The FCC plays an important, if little known, role in railroad safety.

In the aftermath of this week’s tragic Amtrak train derailment in Philadelphia, the issue of Positive Train Control (PTC) – previously a subject familiar only to relatively few – has burst into the public consciousness. PTC is a technology that likely would have prevented the accident had PTC been functioning in the Philly portion of the Amtrak line. While we here at Fletcher Heald & Hildreth are not railroad lawyers, we do know a lot about PTC, because PTC requires spectrum to function, and the FCC – an arena with which we are very familiar – is the go-to agency when it comes to spectrum. We have been working for a number of years with one of our rail carrier clients to obtain spectrum for implementation of PTC.

PTC systems are designed to monitor train activity, prevent train collisions and worker injuries, and enhance public safety. PTC is a spectrum-based technology: radio devices located onboard a train transmit and receive data to and from radio devices installed along the track and at network operations centers. The components of the system onboard each train automatically monitor the train’s speed and location with respect to the area in which the train is authorized to travel. Through this complex flow of real-time information, PTC systems can manage track congestion and improve safety by imposing limits (e.g., speed, location) on trains while they are in motion. PTC is also designed to provide a wide range of additional safety-related functions: for example, it can continuously monitor and report train diagnostics, issue alarms (about, for example, broken rails and incorrect switch alignments), and monitor radio transmissions from “wayside” systems.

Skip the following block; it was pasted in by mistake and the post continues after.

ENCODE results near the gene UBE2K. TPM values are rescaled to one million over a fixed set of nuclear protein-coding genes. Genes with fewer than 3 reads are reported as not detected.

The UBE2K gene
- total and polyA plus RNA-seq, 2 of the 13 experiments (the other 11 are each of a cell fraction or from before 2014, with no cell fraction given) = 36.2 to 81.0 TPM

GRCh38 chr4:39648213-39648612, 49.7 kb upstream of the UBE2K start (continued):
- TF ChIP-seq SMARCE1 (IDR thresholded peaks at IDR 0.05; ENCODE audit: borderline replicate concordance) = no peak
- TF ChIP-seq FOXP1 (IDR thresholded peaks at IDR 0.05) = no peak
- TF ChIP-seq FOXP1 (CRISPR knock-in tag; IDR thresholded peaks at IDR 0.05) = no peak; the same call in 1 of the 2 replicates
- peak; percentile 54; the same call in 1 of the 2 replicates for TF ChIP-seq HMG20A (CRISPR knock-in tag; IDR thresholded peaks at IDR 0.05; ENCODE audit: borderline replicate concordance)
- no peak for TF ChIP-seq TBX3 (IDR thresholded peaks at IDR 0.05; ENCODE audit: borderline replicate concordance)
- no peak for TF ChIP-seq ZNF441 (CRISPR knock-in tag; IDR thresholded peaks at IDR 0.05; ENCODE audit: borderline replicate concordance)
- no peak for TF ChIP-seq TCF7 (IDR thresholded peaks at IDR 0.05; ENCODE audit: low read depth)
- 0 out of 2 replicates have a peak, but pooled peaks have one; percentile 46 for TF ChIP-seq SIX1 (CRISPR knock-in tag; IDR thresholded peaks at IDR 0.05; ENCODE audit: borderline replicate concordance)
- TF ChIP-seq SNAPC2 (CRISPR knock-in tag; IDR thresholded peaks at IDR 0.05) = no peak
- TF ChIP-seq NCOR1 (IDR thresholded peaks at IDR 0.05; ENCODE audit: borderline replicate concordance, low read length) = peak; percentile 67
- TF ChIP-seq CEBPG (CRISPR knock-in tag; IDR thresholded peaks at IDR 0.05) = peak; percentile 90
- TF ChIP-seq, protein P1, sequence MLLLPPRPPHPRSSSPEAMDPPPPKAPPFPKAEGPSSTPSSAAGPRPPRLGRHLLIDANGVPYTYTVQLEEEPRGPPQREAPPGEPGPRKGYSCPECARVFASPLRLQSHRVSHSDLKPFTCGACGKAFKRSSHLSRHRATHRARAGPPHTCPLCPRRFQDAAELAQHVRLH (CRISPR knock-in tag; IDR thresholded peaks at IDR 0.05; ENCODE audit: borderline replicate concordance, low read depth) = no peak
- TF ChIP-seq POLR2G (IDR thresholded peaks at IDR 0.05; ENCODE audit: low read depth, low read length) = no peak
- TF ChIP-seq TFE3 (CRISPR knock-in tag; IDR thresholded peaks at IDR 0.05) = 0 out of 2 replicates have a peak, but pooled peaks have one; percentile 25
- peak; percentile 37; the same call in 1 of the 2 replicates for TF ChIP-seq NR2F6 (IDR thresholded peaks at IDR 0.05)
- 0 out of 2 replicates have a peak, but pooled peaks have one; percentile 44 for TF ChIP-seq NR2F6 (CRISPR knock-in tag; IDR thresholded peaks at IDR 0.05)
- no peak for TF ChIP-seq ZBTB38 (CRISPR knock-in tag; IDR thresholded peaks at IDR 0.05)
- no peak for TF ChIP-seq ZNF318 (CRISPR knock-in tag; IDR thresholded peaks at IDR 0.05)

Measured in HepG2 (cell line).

Public safety is, of course, a primary concern for any operator of a train system, and robust, reliable, advanced telecommunications capability is a critical tool for insuring safe operations. Congress recognized this back in 2008, when it enacted the Rail Safety Improvement Act (RSIA) mandating the implementation of PTC on major freight and passenger railroads by December 31, 2015. In so doing, however, Congress stopped short of insuring that all the necessary resources would be available to railroads: while the RSIA mandated the implementation of PTC, it didn’t set aside the spectrum necessary to get the job done. Rather than require the FCC to specifically allocate spectrum to support PTC, Congress left that decision up to the Commission, which has chosen not to make such an allocation. As a result, railroads have been left to identify and obtain both the necessary spectrum – usually from non-railroad entities that had previously licensed it for other uses – and the necessary authorizations from the FCC.

It has been a long and frustrating process for many carriers … but it can be done.

We here at FHH were greatly saddened at the injuries and loss of life that resulted from this week’s Amtrak accident. That tragic incident underscores the urgent need to complete the implementation of PTC as quickly as possible. For our part, we remain dedicated to helping our clients obtain the spectrum authorizations they need to achieve that goal. When that process is completed, it will be one of our most satisfying accomplishments.